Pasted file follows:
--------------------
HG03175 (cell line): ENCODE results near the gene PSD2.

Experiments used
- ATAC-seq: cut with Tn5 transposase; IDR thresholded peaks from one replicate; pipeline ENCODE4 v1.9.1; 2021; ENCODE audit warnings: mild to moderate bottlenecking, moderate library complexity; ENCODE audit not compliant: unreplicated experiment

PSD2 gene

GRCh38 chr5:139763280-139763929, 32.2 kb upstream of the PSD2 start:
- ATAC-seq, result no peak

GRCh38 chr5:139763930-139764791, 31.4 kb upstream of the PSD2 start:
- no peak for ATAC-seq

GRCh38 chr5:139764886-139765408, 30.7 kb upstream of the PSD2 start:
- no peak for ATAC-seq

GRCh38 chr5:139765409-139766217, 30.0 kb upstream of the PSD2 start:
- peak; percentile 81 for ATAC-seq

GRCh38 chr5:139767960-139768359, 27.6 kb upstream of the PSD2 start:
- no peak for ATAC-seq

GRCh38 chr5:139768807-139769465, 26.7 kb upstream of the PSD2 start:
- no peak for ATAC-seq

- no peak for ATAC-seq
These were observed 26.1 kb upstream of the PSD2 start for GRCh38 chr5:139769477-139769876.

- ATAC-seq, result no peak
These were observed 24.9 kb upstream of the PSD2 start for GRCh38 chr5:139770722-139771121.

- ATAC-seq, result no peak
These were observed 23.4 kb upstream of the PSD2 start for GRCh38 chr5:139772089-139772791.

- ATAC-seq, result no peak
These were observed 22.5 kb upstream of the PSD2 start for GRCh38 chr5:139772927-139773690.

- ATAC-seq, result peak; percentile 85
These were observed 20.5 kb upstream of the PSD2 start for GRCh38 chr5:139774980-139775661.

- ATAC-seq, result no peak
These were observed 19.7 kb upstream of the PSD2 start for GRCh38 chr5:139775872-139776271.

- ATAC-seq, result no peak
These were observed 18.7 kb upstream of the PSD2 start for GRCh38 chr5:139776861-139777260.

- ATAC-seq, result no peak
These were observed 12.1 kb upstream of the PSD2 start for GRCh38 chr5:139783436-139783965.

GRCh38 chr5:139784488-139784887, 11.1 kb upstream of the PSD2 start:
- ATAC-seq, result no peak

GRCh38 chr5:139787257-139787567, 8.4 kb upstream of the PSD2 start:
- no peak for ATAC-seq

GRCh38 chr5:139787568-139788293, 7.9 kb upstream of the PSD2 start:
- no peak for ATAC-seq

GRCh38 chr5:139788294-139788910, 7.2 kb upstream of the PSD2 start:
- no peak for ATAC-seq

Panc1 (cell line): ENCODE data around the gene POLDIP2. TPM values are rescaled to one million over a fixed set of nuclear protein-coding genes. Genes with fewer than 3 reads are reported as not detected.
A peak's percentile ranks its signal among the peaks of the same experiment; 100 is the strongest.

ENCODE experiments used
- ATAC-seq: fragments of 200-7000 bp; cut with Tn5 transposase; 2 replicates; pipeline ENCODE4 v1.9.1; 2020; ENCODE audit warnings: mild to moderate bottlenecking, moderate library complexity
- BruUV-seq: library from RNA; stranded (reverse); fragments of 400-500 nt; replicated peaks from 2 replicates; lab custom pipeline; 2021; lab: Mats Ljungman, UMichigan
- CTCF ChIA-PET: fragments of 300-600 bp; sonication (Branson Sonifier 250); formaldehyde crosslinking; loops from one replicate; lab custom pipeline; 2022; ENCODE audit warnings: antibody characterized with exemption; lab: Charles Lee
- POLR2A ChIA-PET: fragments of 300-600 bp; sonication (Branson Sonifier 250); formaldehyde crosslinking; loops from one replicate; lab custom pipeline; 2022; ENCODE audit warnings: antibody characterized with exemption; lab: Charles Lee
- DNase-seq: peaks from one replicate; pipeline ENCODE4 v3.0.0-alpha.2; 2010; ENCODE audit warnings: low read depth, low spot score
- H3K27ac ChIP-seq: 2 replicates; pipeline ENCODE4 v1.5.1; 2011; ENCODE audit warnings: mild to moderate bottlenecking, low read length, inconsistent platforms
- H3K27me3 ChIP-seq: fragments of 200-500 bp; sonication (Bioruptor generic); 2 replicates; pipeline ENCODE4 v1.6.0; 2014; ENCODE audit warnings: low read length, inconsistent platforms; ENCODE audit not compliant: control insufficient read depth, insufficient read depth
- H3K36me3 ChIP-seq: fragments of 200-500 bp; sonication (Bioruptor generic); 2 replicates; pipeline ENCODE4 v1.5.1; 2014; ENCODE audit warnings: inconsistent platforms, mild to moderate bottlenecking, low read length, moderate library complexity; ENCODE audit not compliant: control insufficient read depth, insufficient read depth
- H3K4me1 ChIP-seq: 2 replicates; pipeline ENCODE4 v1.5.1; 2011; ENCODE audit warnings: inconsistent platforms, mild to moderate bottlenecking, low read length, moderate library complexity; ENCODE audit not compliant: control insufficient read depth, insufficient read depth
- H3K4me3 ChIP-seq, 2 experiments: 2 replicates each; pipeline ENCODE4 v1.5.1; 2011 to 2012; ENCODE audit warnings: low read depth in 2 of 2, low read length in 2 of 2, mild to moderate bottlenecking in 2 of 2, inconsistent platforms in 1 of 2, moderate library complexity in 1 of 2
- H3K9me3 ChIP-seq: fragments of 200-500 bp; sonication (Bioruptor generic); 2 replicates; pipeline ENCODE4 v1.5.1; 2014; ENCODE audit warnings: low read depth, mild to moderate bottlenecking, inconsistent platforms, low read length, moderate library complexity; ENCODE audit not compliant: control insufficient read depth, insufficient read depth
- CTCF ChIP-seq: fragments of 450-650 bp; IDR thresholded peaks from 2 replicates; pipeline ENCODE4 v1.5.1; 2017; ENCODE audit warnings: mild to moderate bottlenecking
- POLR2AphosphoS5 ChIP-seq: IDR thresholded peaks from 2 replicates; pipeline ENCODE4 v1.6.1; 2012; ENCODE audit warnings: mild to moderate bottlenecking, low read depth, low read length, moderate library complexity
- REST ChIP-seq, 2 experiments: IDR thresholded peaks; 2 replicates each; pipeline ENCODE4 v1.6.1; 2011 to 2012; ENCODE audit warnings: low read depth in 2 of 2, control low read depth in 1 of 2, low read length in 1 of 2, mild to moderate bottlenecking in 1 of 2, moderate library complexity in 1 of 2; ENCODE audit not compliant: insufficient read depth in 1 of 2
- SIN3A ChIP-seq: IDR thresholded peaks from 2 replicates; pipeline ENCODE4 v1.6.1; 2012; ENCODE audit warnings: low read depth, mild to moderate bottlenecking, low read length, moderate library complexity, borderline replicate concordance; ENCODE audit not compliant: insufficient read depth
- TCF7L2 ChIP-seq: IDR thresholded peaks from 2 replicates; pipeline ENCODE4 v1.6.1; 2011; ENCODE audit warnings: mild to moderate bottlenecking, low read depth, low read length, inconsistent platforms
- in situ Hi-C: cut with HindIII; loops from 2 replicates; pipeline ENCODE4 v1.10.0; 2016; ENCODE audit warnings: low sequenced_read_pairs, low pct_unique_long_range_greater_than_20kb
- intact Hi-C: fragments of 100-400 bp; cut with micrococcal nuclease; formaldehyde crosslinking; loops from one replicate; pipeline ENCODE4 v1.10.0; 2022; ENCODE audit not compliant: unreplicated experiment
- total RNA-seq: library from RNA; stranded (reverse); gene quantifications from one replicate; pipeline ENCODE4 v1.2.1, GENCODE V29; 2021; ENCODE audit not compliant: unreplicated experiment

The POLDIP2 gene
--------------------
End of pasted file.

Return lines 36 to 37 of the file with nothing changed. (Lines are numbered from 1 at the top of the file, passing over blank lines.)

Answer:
- no peak for ATAC-seq

GRCh38 chr5:139787568-139788293, 7.9 kb upstream of the PSD2 start: